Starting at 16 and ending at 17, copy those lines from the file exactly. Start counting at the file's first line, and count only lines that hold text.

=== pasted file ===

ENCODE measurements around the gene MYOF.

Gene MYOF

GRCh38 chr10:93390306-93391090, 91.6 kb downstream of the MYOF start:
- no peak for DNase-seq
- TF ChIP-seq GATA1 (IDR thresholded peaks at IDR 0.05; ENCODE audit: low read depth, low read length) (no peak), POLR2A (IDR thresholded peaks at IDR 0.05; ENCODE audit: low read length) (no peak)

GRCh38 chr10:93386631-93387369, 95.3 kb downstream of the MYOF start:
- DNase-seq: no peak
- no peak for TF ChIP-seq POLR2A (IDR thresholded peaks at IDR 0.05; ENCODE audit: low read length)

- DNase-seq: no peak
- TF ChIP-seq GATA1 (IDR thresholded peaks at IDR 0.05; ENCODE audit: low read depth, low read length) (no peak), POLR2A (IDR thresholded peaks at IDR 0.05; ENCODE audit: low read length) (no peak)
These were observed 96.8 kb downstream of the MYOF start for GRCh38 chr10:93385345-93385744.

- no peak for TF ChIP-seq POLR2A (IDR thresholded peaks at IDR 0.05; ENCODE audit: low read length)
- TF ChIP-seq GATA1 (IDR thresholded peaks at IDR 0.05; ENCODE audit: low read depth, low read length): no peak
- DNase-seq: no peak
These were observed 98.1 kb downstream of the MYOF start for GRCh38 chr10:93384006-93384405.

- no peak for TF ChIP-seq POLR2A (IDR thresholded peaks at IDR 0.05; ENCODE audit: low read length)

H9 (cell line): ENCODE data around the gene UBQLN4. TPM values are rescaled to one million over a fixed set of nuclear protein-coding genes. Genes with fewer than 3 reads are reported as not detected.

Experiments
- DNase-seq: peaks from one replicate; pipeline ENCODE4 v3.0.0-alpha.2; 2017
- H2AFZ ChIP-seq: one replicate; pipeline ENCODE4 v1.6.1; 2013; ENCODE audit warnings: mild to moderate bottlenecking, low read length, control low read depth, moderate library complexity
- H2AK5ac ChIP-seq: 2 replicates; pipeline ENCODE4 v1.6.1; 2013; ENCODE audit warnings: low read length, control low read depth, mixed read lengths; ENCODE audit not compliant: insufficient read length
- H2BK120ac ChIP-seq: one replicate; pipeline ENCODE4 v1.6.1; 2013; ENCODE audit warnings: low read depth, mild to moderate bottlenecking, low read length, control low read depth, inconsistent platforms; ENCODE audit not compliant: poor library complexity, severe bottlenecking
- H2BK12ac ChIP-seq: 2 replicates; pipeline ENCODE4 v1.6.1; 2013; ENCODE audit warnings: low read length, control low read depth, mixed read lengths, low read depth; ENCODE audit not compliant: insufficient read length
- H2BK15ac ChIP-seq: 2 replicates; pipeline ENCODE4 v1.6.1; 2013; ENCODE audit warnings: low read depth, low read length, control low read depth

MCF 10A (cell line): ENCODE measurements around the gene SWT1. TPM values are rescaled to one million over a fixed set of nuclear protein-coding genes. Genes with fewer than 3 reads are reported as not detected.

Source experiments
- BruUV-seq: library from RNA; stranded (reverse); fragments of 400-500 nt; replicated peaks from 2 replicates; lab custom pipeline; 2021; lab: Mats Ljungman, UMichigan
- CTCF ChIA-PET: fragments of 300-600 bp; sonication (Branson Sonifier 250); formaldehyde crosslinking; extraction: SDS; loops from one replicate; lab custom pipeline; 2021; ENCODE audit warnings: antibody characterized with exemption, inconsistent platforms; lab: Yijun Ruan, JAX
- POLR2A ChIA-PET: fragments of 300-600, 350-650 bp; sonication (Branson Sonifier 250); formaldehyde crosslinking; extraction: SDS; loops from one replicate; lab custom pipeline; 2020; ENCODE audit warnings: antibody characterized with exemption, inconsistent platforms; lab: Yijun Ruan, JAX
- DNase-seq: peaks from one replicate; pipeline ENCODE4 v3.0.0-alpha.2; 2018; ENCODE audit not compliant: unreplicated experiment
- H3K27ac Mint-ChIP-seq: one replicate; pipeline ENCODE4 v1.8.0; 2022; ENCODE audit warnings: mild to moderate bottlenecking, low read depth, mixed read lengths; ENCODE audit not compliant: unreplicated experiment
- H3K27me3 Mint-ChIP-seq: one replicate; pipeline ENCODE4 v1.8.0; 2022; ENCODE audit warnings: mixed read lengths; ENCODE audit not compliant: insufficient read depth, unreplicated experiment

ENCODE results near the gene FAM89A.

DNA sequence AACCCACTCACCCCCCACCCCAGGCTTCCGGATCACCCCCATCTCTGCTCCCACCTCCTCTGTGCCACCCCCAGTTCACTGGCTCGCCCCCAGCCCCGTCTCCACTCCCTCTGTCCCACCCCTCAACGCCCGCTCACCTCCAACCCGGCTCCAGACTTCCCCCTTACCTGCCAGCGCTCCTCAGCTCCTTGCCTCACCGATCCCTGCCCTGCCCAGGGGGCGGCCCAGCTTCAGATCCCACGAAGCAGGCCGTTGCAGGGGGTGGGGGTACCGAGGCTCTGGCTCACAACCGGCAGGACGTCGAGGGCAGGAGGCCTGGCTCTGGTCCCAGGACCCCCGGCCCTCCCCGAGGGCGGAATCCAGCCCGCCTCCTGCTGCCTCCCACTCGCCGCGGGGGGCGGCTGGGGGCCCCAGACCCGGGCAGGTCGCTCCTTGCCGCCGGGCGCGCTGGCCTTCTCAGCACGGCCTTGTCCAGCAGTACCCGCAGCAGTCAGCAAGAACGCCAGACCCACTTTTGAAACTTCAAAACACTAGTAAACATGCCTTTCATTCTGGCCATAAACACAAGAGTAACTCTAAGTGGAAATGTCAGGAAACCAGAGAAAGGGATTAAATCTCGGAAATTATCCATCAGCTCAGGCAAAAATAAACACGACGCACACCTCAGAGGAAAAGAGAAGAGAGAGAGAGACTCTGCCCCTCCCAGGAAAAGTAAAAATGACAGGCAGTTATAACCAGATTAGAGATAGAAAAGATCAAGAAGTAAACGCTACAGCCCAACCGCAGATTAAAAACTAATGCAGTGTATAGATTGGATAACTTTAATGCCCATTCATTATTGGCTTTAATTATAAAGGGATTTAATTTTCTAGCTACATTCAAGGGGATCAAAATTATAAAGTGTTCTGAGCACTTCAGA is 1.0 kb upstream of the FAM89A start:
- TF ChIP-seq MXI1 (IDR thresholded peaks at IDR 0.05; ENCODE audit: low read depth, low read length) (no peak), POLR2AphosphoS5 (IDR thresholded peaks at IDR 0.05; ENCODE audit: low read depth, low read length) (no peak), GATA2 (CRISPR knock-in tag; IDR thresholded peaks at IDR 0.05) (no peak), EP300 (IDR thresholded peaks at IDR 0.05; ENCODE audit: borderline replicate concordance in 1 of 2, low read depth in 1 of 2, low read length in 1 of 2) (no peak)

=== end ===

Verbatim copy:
- no peak for TF ChIP-seq POLR2A (IDR thresholded peaks at IDR 0.05; ENCODE audit: low read length)

H9 (cell line): ENCODE data around the gene UBQLN4. TPM values are rescaled to one million over a fixed set of nuclear protein-coding genes. Genes with fewer than 3 reads are reported as not detected.